Type Network + Font Bureau

Font Bureau is a founding member of Type Network, a new model for type design, development, licensing, and use. Owned and operated by type designers, Type Network features a common catalog and shopping cart offering fonts from Font Bureau and other member foundries.

Font Bureau’s current licenses, with no changes to existing terms, are now served through Type Network.



The Font Bureau, Inc.
179 South Street, 7th Floor
Boston MA 02111

Tel: 617.423.8770
Fax: 617.423.8771

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Hours: 9am–7pm EST

Building an Effective Press Test

Font Bureau’s mantra when working with newspapers is this: a designer must look at type the way his or her readers will see it. Start looking at real world applications as early as possible. Spec the type on your presses onto your standard stock. If you get into this mindset now, there will be no surprises in the end.

Research type on screen, specimen books, or via laser printouts, but understand that quality will vary between each. Once you have some strong candidates, run several column-widths and push them into varying combinations of point size, leading, and spacing. Take these proofs and pass them around, even show them to a focus group. You are about to make some very big decisions that should last your paper a long time.

  1. Test against your current text face. The only way to know if a new typeface is better is to see how it compares to what you’re used to. It really helps to see new and old text faces with the same inking, so putting a press test next to a standard edition won’t necessarily be a useful comparison. Start at zero. When trying out a new text face, don’t apply the same horizontal scale or tracking settings as your current one. Try defaults first.
  2. If your newspaper uses more than one press, test on all of them. You might discover that different presses require different grades of the typeface for your text to all appear to be the same weight.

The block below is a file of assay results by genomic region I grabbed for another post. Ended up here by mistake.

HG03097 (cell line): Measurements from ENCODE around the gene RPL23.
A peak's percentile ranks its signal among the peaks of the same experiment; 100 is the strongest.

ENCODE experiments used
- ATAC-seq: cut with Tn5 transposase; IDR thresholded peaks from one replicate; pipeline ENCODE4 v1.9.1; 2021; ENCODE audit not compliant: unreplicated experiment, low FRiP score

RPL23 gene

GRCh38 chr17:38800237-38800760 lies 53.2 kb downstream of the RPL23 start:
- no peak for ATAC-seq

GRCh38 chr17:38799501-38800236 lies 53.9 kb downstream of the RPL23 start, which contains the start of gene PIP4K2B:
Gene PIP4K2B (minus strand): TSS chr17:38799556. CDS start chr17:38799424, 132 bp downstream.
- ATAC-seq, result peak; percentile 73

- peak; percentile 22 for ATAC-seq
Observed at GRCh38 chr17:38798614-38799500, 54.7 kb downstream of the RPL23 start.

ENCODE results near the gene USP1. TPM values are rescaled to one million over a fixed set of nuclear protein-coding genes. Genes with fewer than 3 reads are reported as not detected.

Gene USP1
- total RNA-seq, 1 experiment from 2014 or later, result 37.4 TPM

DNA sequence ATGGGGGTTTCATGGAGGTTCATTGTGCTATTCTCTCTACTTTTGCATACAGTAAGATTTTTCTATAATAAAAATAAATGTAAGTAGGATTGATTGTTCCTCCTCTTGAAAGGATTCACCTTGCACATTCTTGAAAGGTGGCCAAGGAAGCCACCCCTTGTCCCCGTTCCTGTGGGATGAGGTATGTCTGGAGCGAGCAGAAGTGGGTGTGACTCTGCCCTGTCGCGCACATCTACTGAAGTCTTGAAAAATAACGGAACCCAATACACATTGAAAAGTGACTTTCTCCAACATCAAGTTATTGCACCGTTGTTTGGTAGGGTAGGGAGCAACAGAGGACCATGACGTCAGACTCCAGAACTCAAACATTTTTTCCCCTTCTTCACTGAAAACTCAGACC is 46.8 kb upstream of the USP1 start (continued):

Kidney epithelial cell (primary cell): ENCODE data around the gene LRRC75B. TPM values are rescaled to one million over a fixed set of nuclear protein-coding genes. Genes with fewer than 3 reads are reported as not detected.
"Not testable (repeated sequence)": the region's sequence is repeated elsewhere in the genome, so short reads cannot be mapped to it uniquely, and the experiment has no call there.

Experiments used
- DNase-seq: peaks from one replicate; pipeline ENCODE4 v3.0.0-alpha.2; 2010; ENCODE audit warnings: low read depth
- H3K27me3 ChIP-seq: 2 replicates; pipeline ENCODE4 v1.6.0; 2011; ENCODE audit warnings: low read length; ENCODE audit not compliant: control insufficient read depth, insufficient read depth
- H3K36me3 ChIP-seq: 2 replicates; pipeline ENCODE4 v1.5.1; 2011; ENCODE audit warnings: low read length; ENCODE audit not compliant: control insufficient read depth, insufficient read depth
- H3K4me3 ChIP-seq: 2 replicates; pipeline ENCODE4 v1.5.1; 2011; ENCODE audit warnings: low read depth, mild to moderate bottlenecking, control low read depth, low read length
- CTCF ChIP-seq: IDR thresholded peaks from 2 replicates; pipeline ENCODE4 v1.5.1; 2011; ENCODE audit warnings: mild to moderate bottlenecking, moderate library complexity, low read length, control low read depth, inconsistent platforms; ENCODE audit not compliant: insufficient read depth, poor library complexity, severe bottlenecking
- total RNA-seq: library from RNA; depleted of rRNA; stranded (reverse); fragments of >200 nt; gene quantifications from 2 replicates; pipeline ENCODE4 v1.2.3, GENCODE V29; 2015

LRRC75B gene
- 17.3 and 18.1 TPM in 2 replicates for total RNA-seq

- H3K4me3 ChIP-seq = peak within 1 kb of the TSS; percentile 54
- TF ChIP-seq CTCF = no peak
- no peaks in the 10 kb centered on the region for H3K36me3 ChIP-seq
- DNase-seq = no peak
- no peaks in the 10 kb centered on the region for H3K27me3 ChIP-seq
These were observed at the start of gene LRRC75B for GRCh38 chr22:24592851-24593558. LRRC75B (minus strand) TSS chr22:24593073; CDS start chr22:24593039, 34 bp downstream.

3. Proof, adjust and perfect each press test before it goes to press. Spend time on it, because you’ll be using it to make big decisions.
  4. Start at zero. When trying out a new text face, don’t apply the same horizontal scale or tracking settings as your current one. Try defaults first.
  5. Press tests are not just for text faces. Headline faces and especially agates behave differently on press than they do in a laser proof.
  6. Point size is not absolute. 8.5 point in one typeface may look like 8 or 9 point in another. Also, don’t forget that bigger text is not necessarily more readable text.
  7. Keep options realistic. If there’s no chance you’ll change to 12- point text, or run stories in all caps, there’s no reason to put these options on press.
  8. Hyphenation and Justification (H&Js) settings have an enormous impact on readability. Test a variety of settings and see what works best for you.
  9. Plan on printing more than one press test. Some papers have printed four. It helps to reaffirm your choices by seeing them all work together. It also helps to test one attribute at a time. After you’ve decided on a text face, try 6 different point sizes, in increments of 0.1 points. After picking a point size, try several different H&J and tracking settings. One common mistake is to have the hairlines in your text face heavier than the hairlines in your headline face, a mistake only caught when looking at everything together.
  10. Trust your instincts. You know your editors and readers. Will your preferred option for the new text face frighten them? If you’re going to ask the newsroom to accustom themselves to a new copyfit, have a good reason why.
  11. Feel free to contact Font Bureau for testing licences and help with developing your press test. We’ve helped over 300 newspapers through this process.